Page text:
Starting with the 2018 Presidential elections, electoral database expert, Jonathan Seke Mavinga developed a software which helped clean voter lists to prevent multiple registrations and illegal voting by minors. He also set up a system which allowed the 119 districts of Madagascar to handle votes more easily and feed them into a centralised database at the national election commission in the capital of Antananarivo.
“The system allowed us to centralise the data that came in from the districts, to compare the results with the protocols from the polling stations and correct mistakes”, Mavinga says.
The system allows the national election commission to transmit results faster than in previous elections. Mavinga has also trained presidential candidates and political party representatives on how the system works and which security measures are in place, to increase their confidence in the system and the election results.
“It was a challenge to get this accepted by the Malagacy actors, who have the power to decide whether or not the system should be used. Earlier, the election process has been very much a manual process, but we have digitalised it. It was not evident that everyone would accept this, and some were resistant to the change, but in the end, it worked”, Mavinga says.
Up until the last Presidential election, Madagascar’s political scene had been one of unpredictability, suspicion and criticism between the candidates and protests from dissatisfied voters. Although the elections in late 2018, and the recent legislative elections in May this year have been calmer and raised less criticism, the public does not have a lot of trust in their representatives.
The May legislative elections saw a disappointingly low turn-out of less than 30 percent, despite targeted work from the authorities, the UN and electoral organisations to increase people’s engagement.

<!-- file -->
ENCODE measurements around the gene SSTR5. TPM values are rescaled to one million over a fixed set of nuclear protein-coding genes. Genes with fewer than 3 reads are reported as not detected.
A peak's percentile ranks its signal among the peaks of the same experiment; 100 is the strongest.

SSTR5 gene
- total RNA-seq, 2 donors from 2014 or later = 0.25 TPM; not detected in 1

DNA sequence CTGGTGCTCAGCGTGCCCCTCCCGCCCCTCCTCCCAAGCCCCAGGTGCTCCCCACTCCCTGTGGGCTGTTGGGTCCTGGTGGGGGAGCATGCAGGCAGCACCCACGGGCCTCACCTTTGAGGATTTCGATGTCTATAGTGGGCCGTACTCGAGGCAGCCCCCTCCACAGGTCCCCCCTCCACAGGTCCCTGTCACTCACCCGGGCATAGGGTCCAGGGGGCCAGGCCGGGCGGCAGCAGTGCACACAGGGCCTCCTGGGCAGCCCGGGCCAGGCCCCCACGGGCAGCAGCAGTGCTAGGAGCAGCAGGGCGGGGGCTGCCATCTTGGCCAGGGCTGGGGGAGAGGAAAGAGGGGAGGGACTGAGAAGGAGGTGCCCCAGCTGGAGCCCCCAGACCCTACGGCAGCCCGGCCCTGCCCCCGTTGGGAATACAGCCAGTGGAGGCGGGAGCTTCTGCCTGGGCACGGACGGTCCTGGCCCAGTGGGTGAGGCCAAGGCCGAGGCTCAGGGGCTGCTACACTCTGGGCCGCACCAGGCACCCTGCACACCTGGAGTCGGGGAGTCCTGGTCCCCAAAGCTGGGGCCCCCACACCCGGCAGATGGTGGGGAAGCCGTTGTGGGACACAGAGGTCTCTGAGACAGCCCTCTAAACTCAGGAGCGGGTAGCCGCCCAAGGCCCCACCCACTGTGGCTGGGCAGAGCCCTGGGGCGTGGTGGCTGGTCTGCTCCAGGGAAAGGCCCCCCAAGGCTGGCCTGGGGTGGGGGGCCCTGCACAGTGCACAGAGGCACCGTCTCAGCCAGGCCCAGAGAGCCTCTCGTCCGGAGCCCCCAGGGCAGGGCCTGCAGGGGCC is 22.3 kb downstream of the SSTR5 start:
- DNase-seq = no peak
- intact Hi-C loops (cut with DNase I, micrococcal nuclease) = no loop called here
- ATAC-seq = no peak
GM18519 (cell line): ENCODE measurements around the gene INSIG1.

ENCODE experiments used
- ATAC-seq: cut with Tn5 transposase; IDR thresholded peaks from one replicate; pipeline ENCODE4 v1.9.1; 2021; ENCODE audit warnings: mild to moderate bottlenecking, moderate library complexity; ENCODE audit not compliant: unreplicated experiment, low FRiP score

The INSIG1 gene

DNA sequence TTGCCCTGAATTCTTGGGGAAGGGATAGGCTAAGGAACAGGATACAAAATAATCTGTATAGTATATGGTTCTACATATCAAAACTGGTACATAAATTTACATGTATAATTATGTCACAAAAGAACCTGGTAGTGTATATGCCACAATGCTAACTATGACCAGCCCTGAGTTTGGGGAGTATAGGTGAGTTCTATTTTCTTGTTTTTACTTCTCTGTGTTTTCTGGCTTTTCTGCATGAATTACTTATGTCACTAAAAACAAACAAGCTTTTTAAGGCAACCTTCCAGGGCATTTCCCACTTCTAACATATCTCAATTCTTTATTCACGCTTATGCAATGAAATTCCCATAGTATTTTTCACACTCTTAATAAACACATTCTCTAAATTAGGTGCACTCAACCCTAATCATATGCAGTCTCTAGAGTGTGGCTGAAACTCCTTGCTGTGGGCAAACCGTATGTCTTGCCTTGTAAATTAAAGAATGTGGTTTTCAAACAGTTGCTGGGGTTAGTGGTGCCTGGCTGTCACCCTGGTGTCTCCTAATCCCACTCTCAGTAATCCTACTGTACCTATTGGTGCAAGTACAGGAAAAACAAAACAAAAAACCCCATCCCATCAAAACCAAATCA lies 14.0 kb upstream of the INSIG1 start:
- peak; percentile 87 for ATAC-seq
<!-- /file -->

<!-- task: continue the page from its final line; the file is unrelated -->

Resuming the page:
“The people of Madagascar are not used to having politicians who work for them. They generally see politics as something dirty”, says Eva Palmans, Representative for the European Centre for Electoral Support (ECES) in Madagascar.
Despite being rich in natural resources, Madagascar is one of the few countries that did not achieve any of the Millennium Development Goals.
According to the UNDP, less than 3 percent of the national budget is spent outside of the capital, Antananarivo. The island is generally over-looked, by not only its politicians, but also the international community.
“It does not have a strategic position in terms of international politics, and there is no conflict, humanitarian crises or neighbouring countries, which means they do not get much attention or influence from the outside”, says Marie Dimond, UNDP’s Resident Representative in Madagascar.
Working to increase trust
According to Dimond, they have worked with government institutions, civil society organisations and political parties to get them to talk to each other and reduce the conflict level.
“It also helped that international donors, the European Union, the African Union and the Southern African Development Community, were interested and kept an eye on the situation”, she says.
After the first round of the presidential elections, the candidates had a lot of questions concerning numbers, lists and results. Dimond says SACEM went out of their way to prove to people that the results were legitimate, and incorporated some of the changes suggested by the political participants.